Gov. Jerry Brown and the Legislature took the drama out of the annual budget process, passed popular laws on education funding and climate change, responded to crises such as drought and wildfire, and maintained a united front against Trump’s unpopular policies. His tenure offers a successful model for governing the state in the future. Will Brown be a hard act to follow for Gavin Newsom? Maintaining fiscal stability and an effective partnership with the Legislature will be the key ingredients.
Mark Baldassare is president and CEO of the Public Policy Institute of California, Baldassare@ppic.org. He wrote this commentary for CALmatters.
Perhaps Gov. Jerry Brown’s most important contribution—reflected by the higher approval ratings for the executive and legislative branches—was to restore public confidence in state government.
That’s my conclusion after we at the Public Policy Institute of California have taken 64 surveys since Brown took office in January 2011 asking the same question: “Overall, do you approve or disapprove of the way that Jerry Brown is handling his job as governor of California?”
For most of the time since 2011, political gridlock stymied Barack Obama, Donald Trump, and Congress.
But in California, Brown and the Legislature were solving problems. Survey results show that the public responded. Brown’s latest (and our final) approval rating stands at 51 percent. That’s 10 points higher than his approval rating in our January 2011 survey. Brown’s approval rating surpassed 60 percent twice—after his 2014 reelection and after Trump’s election, when our January 2017 survey had the governor at a 62 percent approval rating.
Not surprisingly, Brown’s highest approval ratings today are among Democrats and self-identified liberals, 68 percent and 69 percent, respectively, and is least popular among Republicans at 18 percent and self-identified conservatives at 36 percent.
Notably, his canoe theory of politics—paddle to the left, and then paddle to the right—seems to have worked well. About half of independents and moderates approve of the governor.
Brown’s approval rating has never dipped below 47 percent since the voters passed his Proposition 30 tax increase in October 2012. The recent campaign for the Proposition 6 gas tax repeal and the race for his successor apparently had no effect on Brown’s popularity.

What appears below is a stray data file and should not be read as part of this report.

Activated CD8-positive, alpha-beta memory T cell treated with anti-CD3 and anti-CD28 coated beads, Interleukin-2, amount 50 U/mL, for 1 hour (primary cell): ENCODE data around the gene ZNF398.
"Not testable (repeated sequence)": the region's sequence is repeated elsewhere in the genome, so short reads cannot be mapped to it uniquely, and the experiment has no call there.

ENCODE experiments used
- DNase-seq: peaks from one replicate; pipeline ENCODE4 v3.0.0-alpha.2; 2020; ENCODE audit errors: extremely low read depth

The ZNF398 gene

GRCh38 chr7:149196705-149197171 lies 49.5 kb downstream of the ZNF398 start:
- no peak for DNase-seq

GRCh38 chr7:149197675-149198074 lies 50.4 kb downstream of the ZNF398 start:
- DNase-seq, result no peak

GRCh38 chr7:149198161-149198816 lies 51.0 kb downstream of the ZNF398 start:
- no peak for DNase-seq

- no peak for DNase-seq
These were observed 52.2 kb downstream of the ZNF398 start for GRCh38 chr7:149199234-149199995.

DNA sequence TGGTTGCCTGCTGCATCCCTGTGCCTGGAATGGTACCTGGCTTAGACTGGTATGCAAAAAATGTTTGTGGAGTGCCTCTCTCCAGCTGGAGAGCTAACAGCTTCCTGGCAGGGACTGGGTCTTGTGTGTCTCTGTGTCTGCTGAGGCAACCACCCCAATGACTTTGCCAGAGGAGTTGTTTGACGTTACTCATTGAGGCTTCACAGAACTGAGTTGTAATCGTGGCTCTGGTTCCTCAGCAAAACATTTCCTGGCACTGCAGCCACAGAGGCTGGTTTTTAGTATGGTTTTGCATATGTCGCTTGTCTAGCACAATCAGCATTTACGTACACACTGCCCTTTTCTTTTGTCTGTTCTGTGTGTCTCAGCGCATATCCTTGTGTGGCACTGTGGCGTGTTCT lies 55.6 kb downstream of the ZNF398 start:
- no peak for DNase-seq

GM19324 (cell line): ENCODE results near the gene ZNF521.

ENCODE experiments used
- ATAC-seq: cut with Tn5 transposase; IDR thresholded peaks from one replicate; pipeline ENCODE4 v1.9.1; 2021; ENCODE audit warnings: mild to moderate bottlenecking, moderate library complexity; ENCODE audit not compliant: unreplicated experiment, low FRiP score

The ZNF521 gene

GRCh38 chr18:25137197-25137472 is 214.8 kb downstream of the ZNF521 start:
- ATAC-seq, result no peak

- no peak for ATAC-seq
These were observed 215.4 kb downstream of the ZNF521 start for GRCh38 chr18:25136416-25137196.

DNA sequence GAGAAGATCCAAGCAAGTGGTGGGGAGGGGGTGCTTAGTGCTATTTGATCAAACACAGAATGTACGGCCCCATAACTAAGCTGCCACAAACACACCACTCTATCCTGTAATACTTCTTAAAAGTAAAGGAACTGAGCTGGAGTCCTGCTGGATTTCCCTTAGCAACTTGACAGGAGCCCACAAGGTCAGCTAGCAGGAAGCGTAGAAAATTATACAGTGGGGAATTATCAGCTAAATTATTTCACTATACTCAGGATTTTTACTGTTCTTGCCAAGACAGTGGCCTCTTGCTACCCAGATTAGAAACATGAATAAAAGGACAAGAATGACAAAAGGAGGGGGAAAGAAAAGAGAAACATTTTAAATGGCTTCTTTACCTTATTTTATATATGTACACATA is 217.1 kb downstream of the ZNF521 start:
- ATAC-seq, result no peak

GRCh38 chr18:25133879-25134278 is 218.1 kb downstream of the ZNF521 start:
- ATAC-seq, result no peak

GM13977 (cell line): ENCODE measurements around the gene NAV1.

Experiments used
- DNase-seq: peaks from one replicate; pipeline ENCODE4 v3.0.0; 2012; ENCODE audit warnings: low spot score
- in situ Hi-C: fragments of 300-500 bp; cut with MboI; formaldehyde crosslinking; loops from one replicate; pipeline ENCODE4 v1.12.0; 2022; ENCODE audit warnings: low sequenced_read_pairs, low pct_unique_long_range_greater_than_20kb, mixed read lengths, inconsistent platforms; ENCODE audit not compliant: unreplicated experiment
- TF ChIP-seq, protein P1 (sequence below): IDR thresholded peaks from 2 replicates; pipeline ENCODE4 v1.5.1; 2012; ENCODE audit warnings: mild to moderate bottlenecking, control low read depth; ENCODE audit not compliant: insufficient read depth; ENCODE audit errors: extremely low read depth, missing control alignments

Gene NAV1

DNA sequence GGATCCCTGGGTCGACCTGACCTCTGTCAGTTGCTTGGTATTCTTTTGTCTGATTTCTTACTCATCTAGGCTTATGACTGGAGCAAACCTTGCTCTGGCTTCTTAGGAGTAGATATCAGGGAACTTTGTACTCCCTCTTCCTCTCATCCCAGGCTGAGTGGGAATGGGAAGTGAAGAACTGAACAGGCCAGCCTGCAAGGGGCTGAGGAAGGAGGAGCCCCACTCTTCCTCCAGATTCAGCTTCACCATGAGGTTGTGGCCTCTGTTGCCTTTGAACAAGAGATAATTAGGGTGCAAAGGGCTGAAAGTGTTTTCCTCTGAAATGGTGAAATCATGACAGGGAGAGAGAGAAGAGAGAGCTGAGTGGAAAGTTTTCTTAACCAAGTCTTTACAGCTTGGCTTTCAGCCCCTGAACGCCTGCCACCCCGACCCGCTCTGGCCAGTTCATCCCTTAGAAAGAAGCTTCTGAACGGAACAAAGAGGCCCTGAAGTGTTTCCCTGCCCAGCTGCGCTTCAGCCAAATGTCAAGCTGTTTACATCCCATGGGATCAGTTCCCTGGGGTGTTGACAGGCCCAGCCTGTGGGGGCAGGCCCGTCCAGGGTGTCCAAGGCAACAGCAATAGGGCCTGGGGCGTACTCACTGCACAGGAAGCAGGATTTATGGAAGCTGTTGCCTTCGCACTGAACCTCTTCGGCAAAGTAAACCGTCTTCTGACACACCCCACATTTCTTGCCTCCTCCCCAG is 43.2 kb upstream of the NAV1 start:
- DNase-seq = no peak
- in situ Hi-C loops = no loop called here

Brown navigated through troubled fiscal waters that damaged other political careers. The approval rating for Gray Davis hit 31 percent in the September 2003 PPIC survey as he faced the recall that ended his time in office. His replacement, Arnold Schwarzenegger, had a 25 percent approval rating in the November 2010 PPIC survey, as the state suffered from massive budget deficits and he and the Legislature struggled with unpopular spending and tax decisions.
The Legislature had been mired in low approval ratings for years. Perhaps the Legislature rode the coattails of Brown’s success—its approval rating increased by 21 points, from 26 percent in the January 2011 PPIC survey to 47 percent in December.
California’s fiscal recovery was certainly tied to more positive views of the governor and Legislature. The perception that the state budget situation “is a big problem” fell by 25 points, from 68 percent in January 2011 to 43 percent in January 2018. At the same time, during Brown’s time in office, the belief that the state is generally going in the right direction grew by 16 points to 54 percent in December 2018.
Brown and the Legislature took the drama out of the annual budget process, passed popular laws on education funding and climate change, responded to crises such as drought and wildfire, and maintained a united front against Trump’s unpopular policies.
Will Brown be a hard act to follow for Gavin Newsom?
Maintaining fiscal stability and an effective partnership with the Legislature will be the key ingredients. Jerry Brown will be leaving office with Californians in a better state of mind than they were in eight years ago. His tenure offers a successful model for governing the state in the future.